Regeneron’s Evkeeza (evinacumab) cut median triglyceride levels by more than 800 mg/dL (57%) in patients with a rare disorder causing abnormally high triglyceride levels compared with an overall increase of 50 mg/dL (1.8%) in participants on placebo, according to Phase II data presented Sunday at the virtual American College of Cardiology meeting.

$DNA is once again on NYSE; FDA clears Soliris chal­lenger for the mar­ket; Flag­ship’s think­ing big again with eR­NA; and more

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I still remember the uncertainty in the air last year when nobody was sure whether ASCO would cancel their in-person meeting. But it’s now back again for the second virtual conference, and Endpoints News is here for it. Check out our 2-day event reviewing the landscape of cancer R&D and send news our way.

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As­traZeneca's Farx­i­ga missed big on Covid-19 study, but it's tak­ing SGLT2 safe­ty da­ta as a sil­ver lin­ing

AstraZeneca hasn’t seen many setbacks in recent months for SGLT2 inhibitor Farxiga, which broke ground in heart failure and kidney disease regardless of diabetes diagnosis. But the British drugmaker had to admit defeat in taking Farxiga into Covid-19, but follow-up results add a bit of a silver lining to that trial’s safety data.

Of hospitalized Covid-19 patients dosed with AstraZeneca’s Farxiga, 11.2% experienced an organ failure or died after 30 days of therapy compared with 13.8% of those given placebo, according to follow-up data from the DARE-19 study revealed Sunday at the virtual American College of Cardiology meeting.

Vas Narasimhan (Photographer: Simon Dawson/Bloomberg via Getty Images)

No­var­tis whiffs on En­tresto study af­ter heart at­tacks — but that does­n't mean it's go­ing down qui­et­ly

If Novartis learned one thing from its interaction with the FDA over its latest heart failure approval for Entresto, it was that missing a primary endpoint may not be the nail in the coffin. Now, Entresto has missed again on a late-stage study in high-risk heart patients, and it’s already sowing the seeds for a path forward regardless.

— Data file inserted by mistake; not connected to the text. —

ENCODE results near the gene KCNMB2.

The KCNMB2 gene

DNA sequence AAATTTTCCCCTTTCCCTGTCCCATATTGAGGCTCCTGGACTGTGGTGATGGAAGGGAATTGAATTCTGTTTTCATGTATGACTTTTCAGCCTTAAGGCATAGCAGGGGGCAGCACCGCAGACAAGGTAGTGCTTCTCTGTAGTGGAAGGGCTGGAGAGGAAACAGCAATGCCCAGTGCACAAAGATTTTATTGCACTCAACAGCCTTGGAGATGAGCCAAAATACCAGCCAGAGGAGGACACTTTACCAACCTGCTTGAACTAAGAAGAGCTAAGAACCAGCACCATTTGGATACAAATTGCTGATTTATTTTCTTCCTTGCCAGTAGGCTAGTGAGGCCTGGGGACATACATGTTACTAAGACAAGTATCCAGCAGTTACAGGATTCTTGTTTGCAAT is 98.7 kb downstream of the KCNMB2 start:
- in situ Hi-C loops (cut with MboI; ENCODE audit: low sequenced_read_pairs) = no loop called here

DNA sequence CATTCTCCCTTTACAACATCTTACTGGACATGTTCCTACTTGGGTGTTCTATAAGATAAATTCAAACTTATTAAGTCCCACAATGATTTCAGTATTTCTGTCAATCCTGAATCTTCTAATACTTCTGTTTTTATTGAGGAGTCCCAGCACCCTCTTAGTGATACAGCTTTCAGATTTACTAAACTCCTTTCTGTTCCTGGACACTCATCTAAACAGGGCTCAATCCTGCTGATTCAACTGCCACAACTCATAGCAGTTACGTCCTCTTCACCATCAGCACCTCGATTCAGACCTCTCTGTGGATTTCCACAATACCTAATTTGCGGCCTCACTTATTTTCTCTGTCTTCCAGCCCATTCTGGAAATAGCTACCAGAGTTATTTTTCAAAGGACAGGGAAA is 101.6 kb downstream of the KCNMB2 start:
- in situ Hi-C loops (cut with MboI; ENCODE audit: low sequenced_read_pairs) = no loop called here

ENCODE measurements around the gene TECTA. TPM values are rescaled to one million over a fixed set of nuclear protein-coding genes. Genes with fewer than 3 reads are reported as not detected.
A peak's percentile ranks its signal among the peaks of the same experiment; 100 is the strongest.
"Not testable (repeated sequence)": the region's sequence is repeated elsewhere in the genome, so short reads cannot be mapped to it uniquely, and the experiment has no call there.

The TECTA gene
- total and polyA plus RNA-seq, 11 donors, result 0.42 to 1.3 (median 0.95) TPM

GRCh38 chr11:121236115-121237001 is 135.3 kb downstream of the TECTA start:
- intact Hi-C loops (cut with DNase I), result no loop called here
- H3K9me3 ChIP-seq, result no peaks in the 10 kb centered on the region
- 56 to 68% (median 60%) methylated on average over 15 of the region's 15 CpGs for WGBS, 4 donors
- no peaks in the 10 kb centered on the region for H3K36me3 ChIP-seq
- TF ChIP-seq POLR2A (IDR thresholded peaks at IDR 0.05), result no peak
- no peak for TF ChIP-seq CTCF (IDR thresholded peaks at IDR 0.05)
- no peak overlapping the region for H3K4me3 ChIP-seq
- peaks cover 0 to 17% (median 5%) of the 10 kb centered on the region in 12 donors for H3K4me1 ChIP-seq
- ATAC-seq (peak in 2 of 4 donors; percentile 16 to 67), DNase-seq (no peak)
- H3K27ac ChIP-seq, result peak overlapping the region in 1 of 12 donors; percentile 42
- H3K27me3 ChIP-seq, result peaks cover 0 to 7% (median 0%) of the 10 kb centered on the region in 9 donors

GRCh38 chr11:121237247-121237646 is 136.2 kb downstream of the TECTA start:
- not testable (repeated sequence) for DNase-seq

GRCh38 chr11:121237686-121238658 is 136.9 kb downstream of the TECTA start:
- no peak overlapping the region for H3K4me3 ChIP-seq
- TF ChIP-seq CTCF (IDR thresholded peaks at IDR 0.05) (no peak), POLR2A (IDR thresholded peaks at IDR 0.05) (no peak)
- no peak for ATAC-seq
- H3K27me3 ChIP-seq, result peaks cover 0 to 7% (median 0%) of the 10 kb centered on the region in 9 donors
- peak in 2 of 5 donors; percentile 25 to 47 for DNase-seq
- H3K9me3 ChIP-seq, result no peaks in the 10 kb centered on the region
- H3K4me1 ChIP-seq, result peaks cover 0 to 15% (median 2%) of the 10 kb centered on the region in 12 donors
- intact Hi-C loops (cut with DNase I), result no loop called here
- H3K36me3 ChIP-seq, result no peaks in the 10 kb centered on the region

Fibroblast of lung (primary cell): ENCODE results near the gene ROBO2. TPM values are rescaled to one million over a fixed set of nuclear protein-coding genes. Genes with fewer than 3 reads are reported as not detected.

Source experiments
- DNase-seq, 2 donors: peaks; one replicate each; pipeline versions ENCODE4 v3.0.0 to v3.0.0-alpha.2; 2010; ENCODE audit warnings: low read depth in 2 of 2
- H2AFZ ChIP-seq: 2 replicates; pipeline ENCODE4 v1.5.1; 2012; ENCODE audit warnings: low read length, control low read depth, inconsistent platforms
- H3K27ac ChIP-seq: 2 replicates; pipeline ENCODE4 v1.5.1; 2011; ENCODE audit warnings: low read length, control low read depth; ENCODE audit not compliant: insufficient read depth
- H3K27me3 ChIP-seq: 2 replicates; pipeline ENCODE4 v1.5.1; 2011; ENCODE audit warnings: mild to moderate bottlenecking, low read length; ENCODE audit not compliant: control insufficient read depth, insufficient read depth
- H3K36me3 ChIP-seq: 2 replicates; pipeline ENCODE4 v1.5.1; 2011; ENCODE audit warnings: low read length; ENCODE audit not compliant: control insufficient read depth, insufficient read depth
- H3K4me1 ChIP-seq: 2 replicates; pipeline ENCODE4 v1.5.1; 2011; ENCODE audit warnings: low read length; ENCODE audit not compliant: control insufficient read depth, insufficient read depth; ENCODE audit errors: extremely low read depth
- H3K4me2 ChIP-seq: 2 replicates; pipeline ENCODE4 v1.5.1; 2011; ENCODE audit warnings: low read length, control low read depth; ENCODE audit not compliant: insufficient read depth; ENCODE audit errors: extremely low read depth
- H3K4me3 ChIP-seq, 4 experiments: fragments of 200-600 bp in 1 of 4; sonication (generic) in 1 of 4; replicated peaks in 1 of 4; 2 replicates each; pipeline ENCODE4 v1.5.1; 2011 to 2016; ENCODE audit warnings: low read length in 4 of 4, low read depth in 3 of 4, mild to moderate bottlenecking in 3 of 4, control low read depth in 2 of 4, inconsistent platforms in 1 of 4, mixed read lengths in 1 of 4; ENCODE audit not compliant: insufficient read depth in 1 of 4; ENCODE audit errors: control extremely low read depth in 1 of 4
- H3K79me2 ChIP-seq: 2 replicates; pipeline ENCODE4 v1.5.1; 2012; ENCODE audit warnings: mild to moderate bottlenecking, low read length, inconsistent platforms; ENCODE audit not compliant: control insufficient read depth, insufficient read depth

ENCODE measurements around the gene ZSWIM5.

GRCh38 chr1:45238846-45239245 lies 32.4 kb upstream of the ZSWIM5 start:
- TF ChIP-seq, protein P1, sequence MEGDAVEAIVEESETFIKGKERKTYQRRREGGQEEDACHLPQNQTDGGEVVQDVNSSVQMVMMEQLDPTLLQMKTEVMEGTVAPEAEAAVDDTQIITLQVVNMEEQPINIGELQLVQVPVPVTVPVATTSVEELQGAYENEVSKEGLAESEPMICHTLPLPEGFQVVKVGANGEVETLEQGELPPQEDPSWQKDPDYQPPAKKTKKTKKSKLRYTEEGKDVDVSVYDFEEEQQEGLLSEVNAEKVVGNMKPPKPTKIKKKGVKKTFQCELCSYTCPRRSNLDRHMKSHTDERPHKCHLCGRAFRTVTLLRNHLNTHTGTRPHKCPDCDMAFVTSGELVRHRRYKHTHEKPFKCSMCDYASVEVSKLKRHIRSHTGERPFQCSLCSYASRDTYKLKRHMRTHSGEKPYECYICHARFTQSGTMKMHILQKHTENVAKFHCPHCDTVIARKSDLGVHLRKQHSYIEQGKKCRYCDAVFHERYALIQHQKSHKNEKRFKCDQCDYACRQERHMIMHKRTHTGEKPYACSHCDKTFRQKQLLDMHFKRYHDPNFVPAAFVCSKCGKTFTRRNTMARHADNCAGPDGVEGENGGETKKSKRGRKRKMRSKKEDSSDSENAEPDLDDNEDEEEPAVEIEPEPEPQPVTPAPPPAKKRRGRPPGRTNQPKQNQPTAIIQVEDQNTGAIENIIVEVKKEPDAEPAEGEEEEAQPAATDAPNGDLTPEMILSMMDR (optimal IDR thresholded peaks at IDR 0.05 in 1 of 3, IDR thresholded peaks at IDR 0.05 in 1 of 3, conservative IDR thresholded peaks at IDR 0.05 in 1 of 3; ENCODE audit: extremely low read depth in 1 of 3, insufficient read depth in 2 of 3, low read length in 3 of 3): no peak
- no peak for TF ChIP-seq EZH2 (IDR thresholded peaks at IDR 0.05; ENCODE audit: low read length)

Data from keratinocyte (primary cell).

Novartis’ Entresto couldn’t best standard-of-care ramipril in staving off a composite of deaths and heart failure events in patients with left ventricular systolic dysfunction and/or pulmonary congestion who have had a prior heart attack, according to topline data from the Phase III PARADISE-MI study revealed Saturday at the virtual American College of Cardiology meeting.

Pfiz­er, Bris­tol My­er­s' Eliquis flops in post-heart surgery pa­tients, spurring an 'un­ex­plained sig­nal' in cer­tain deaths

Pfizer and Bristol Myers Squibb’s non-warfarin blood thinner Eliquis has raced out to become the most prescribed drug of its class on the market — even overtaking warfarin’s long-time lead. But in tricky-to-treat patients after a valve replacement, an investigator-sponsored study couldn’t turn up benefit and raised a troubling safety signal.

Eliquis failed to show benefit over standard of care in preventing serious clinical outcomes after a transaortic valve replacement (TAVR) and was linked to an “unexplained signal” in a subset of populations with a higher rate of non-CV deaths who did not need blood thinners apart from the surgery, according to data presented Saturday at the virtual American College of Cardiology meeting.

Michael Dell (Richard Drew, AP Images)

'Dude, you're get­ting a Del­l' — as a new deep-pock­et biotech in­vestor

What happens when you marry longtime insiders in the global biotech VC game with the family fund of tech billionaire Michael Dell, a synthetic biology legend out of MIT and Harvard and the former director of the NCI?

Today, the answer is a newly financed, $200 million biotech SPAC now cruising the industry for a top player interested in finding a short cut to Nasdaq.

Orion Biotech Opportunities priced their blank check company today, raising $200 million with Dell’s multibillion-dollar MSD group’s commitment on investing another $20 million in a forward-purchase agreement.

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Gene ther­a­py from Bio­gen's $800M buy­out flops in mid-stage study, deal­ing blow to new am­bi­tions

The #2 candidate from Biogen’s $800 million ocular gene therapy buyout has failed in a mid-stage trial, dealing an early blow to the big biotech’s plans to revitalize its pipeline with new technologies.

Biogen announced that the candidate, an experimental treatment for a rare and progressive form of blindness called X-linked retinitis pigmentosa (XLRP), failed to sufficiently improve vision in patients’ treated eye — patients only received an injection in one eye — after a year, on a standard scale, compared to their untreated eye. The company said they saw “positive trends” on several secondary endpoints, including visual acuity, but declined to say whether the trial actually hit any of those endpoints.

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In­cyte’s PD-(L)1 in­hibitor head­ed for an ODAC show­down next month

The FDA’s Oncologic Drugs Advisory Committee will spend a half day on June 24 reviewing Incyte’s PD-(L)1 inhibitor retifanlimab as a treatment for locally advanced or metastatic squamous carcinoma of the anal canal (SCAC) for those who have progressed on or who are intolerant of platinum-based chemotherapy.

The eighth PD-(L)1 entrant in January nabbed a priority review and an orphan designation from the FDA, which sets the agency’s final decision date as July 25.